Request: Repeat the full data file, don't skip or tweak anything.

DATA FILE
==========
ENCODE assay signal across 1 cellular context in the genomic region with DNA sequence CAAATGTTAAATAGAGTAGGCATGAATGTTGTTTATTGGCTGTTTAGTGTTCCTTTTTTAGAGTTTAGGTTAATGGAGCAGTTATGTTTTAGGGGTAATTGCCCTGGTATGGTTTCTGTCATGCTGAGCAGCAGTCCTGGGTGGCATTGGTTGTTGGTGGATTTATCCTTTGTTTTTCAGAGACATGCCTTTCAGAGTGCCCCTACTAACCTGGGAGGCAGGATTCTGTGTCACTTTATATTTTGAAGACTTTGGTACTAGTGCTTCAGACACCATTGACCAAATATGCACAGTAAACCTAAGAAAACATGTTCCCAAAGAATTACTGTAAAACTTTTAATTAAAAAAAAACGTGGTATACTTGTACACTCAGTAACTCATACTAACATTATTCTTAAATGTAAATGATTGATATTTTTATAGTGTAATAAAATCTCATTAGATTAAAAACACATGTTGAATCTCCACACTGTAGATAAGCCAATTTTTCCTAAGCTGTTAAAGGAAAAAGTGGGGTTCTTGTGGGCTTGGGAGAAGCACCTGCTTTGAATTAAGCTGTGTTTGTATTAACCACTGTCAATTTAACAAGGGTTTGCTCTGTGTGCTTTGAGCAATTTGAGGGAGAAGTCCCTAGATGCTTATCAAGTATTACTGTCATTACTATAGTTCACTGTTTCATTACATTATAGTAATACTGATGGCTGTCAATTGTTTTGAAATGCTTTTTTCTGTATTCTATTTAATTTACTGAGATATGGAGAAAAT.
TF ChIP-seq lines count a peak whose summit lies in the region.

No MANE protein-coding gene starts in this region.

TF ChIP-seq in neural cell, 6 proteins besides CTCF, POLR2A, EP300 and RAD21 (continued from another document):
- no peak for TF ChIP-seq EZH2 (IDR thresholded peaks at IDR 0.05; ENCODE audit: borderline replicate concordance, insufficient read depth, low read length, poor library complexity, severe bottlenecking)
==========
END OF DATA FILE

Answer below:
ENCODE assay signal across 1 cellular context in the genomic region with DNA sequence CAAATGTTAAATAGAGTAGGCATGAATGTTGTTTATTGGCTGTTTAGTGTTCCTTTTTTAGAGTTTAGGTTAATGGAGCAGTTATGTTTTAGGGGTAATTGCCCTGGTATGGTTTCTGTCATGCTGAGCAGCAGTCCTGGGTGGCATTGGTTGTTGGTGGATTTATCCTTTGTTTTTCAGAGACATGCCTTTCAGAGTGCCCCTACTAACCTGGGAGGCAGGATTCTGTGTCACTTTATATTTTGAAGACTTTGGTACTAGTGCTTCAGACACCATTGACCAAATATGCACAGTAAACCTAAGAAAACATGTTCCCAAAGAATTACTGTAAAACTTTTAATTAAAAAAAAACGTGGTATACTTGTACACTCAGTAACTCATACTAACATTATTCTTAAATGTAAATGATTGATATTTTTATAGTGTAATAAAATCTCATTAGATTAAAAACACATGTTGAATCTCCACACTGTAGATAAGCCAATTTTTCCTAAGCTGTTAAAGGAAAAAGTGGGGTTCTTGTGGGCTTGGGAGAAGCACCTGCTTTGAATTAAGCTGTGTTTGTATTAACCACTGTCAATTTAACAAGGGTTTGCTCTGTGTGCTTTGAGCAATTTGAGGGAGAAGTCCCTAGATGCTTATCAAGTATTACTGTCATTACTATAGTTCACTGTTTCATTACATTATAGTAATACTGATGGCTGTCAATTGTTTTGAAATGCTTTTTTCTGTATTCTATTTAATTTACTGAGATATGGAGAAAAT.
TF ChIP-seq lines count a peak whose summit lies in the region.

No MANE protein-coding gene starts in this region.

TF ChIP-seq in neural cell, 6 proteins besides CTCF, POLR2A, EP300 and RAD21 (continued from another document):
- no peak for TF ChIP-seq EZH2 (IDR thresholded peaks at IDR 0.05; ENCODE audit: borderline replicate concordance, insufficient read depth, low read length, poor library complexity, severe bottlenecking)